A Transmissible Matter can be found in




ISFDB.org Magazine Entry



Science Fiction Quarterly

February 1954

A TRANSMISSIBLE MATTER

An SFQ "First"

by Ray Earl Schmidt

Theoretically, a machine may be infallible; but human
beings aren't, even in theory. So, were matter-transmitters
of the type described by our new author, to
come into being, we might see an occasional error at
the non-mechanical end—one, perhaps, with as
hilarious results as in the present story.

NEWS-ITEM appearing in the San Francisco Daily Messenger: Luna, July S/TMT— Warrant Officer Joseph Small chief operator at the Luna mattertransmitter relayingstation, was severely shaken up during a baseball game today. The Rock Rabbitts, a team of local miners and prospectors, tangled with the team from GHQ in the shade of Old Smoky. At the top of the fifth inning, Klein, the leadoff batter for the Rock Rabbits, belted a drive into deep right field. Small, playing nearly a third of a mile from home base, slipped his binoculars into his spacesuit pocket as the ball approached. He turned to his left and made a powerful running leap, intercepting the ball in fine style some twenty feet above the ground. Unfortunately, the leap carried him out over a minor crater at the limit of the field. He landed, dazed but unhurt, thirty feet below the surface. Hurriedly he tried to peg the ball out, but it struck the rim, causing an avalanche. He regained consciousness in the hospital half an hour after his rescue.

Small was charged with an error on the play, and Klein was robbed of a home run, being allowed only three bases on any ball coming to rest in a crater. (See the Sports Page for a summary of Lunar baseball ground rules.) GHQ was leading 6-4 when the game was called in the seventh inning on account of sunlight.

Small is expected to resume his duties within a week.

VENUSGRAM

TO: Small
  Relay Station
  Luna
FROM: Mallory
   Communications
   GTHQ Venus
   July 9/TMT
Subject: Shipment X1S23SNP
   (Standard)
   Consigned to
   Frontier Hospital
   N/W Sector Venus

Frontier Hospital insists that the above-described is the wrong shipment. X1S23SNP (non-perishable) contained a large amount of laboratory glassware, other scientific-apparatus, and an incredible number of music-spools. The Hospital's consignment should have had the PLSA (perishable life, suspended animation) suffix, insofar as they were expecting Dr. Carole Anne Kent, famed microbiologist. She was supposed to take charge of the forces combatting the plague of Venii fever, which rages unchecked.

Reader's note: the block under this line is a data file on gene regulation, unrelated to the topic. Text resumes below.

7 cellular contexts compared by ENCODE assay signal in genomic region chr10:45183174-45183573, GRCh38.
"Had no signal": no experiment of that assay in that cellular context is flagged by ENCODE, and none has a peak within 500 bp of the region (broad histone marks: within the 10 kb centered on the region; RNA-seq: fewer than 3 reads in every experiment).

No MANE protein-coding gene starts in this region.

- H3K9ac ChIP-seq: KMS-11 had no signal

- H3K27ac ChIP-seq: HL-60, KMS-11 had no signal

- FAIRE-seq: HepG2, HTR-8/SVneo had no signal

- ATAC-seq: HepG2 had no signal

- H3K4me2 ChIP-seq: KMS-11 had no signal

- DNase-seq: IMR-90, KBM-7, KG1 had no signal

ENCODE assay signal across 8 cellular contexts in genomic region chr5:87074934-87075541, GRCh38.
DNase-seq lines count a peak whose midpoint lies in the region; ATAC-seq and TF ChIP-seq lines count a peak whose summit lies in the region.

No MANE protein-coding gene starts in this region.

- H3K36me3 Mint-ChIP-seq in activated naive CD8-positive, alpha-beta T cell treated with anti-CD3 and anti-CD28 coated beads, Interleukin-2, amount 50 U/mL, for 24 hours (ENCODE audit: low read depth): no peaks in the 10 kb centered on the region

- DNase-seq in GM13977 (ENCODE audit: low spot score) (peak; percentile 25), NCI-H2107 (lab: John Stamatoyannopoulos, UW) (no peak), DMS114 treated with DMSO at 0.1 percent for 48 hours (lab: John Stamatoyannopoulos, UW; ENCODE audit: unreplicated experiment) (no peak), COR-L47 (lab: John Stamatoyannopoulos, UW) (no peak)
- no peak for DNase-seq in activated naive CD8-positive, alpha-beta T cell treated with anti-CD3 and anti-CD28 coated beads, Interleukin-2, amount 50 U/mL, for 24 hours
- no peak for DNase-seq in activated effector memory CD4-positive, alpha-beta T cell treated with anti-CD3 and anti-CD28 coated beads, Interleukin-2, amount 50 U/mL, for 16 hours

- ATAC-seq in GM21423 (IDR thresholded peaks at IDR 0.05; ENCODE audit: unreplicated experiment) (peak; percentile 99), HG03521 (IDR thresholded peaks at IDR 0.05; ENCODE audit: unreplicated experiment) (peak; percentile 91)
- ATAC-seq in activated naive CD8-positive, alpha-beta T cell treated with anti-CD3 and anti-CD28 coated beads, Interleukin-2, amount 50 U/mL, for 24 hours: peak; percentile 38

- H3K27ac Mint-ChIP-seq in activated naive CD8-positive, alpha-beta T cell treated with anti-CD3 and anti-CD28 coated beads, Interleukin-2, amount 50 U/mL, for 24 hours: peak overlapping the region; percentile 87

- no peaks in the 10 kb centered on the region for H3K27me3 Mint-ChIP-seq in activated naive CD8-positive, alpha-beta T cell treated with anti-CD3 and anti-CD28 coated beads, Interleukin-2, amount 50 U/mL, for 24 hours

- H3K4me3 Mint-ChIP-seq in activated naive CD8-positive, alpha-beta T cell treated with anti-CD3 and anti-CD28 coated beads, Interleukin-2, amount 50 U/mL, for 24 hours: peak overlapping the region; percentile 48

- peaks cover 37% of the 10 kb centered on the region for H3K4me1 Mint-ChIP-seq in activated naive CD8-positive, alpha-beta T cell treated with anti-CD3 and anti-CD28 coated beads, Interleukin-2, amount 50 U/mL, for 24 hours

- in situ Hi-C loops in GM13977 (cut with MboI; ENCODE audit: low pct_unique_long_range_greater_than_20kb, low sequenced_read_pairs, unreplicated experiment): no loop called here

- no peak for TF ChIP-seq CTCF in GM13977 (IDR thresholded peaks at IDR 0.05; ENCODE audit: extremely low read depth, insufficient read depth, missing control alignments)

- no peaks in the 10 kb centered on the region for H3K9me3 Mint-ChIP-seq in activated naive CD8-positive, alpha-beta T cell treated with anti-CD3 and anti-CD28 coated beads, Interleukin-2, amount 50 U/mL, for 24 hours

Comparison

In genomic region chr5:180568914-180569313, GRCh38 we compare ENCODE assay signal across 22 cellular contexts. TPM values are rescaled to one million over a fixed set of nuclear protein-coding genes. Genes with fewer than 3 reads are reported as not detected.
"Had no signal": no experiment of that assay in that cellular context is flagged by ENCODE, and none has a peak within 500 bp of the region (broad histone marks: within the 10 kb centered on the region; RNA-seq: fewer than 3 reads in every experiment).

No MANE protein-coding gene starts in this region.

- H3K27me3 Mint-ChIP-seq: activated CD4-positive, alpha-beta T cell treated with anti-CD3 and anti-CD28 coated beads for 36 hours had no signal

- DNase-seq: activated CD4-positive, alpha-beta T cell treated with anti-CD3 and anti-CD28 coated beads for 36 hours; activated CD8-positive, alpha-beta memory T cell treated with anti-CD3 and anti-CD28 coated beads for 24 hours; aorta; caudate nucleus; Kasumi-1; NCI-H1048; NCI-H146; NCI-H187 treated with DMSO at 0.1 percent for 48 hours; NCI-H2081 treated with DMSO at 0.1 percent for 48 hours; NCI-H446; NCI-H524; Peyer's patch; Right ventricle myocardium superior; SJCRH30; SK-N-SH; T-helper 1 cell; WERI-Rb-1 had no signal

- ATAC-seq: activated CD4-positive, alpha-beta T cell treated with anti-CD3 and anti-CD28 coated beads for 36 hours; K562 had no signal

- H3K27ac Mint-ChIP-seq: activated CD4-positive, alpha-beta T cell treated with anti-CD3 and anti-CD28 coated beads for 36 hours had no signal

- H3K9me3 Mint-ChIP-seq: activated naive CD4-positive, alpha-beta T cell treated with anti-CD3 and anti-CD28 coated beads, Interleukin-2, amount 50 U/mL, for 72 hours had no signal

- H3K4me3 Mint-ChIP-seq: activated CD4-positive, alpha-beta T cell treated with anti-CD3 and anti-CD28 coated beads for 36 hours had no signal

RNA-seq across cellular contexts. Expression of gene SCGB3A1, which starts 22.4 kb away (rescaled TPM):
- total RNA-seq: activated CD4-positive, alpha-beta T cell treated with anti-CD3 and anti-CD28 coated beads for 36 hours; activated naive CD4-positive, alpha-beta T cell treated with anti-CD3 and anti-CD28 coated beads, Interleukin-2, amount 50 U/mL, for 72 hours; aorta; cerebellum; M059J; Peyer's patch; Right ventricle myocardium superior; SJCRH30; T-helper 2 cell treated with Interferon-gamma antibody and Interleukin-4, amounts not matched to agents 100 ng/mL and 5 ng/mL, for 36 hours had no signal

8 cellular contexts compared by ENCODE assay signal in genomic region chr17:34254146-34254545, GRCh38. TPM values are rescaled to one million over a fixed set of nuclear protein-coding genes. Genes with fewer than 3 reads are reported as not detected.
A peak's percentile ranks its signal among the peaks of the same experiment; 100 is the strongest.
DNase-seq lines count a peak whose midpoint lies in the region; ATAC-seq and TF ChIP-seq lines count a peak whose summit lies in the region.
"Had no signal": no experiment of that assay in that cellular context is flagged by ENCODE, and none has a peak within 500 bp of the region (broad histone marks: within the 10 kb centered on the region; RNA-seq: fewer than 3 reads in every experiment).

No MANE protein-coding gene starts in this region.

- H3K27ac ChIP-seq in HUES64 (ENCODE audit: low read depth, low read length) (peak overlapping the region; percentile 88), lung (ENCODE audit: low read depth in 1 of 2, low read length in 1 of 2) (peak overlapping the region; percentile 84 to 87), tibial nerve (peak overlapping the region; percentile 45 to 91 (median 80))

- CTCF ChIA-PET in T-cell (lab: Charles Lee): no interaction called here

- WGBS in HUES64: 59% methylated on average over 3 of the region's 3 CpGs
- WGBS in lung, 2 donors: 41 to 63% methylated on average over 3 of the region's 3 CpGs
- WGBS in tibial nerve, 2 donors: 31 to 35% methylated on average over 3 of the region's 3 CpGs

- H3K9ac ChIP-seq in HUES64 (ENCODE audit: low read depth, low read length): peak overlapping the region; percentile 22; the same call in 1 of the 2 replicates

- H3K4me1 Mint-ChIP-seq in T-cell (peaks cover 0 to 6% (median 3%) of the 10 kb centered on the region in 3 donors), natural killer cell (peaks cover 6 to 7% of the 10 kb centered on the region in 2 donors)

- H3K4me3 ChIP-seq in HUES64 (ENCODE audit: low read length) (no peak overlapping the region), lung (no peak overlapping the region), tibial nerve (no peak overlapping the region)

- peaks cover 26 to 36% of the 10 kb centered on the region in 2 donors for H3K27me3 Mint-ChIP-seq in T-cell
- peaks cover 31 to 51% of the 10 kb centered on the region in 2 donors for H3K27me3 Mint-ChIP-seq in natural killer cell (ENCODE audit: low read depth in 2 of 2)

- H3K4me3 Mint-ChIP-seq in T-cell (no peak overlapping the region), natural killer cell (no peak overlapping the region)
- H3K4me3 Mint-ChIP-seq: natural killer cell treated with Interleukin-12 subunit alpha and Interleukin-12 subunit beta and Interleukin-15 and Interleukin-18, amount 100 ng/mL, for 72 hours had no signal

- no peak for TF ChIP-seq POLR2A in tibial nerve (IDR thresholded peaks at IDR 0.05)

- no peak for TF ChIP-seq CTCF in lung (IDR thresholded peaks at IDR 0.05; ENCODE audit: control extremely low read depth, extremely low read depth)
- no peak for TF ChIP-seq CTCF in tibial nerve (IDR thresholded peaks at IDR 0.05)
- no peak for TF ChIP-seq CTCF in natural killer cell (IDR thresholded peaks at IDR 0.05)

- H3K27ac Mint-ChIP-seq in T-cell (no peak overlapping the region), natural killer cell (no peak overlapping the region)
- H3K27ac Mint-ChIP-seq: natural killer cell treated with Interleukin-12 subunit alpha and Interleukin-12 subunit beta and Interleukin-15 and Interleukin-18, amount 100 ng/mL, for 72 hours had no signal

The Hospital, having adequate laboratory-equipment and no need for the music-spools, is holding the shipment, pending notification of its proper destination.

Concern is expressed over the safety and whereabouts of Dr. Kent. She must be revived within 30 hours after the inception of suspended animation, and we received Advance Notice of Transmission regarding her some twenty hours ago. Spare no effort in locating her. This is an emergency!

MARSGRAM

TO: Small
  Relay Station
  Luna
FROM: Kane
   Communications
   GTHQ MARS
SUBJECT: Shipment X15234PLSA
   (Standard)
   Consigned to
   Professor Reginald
   Atterbury
   Northern Sector
   MARS

The above-described shipment, relayed through you, has been delivered by freight-copter to Atterbury, who is studying Martian life-forms at the edge of the Northern Ice Cap. This consignment was supposed to contain a quantity of scientific apparatus and recorded music.

By the time the copter had returned to GTHQ, Atterbury was on. the radio complaining about what seems to me to be the best of good luck. The shipment contained a woman in suspended animation. Her maximum time in SA had almost elapsed, so the Professor revived her as per enclosed instructions. It seems that she is supposed to be on Venus, seeking out an antibiotic to combat 'kill-em-slow', the dreaded Venii fever.

We lack the necessary equipment to repackage her, or we would transmit her back to you. If an emergency arises, transmit to us the plastic chrysalis and other necessities for...

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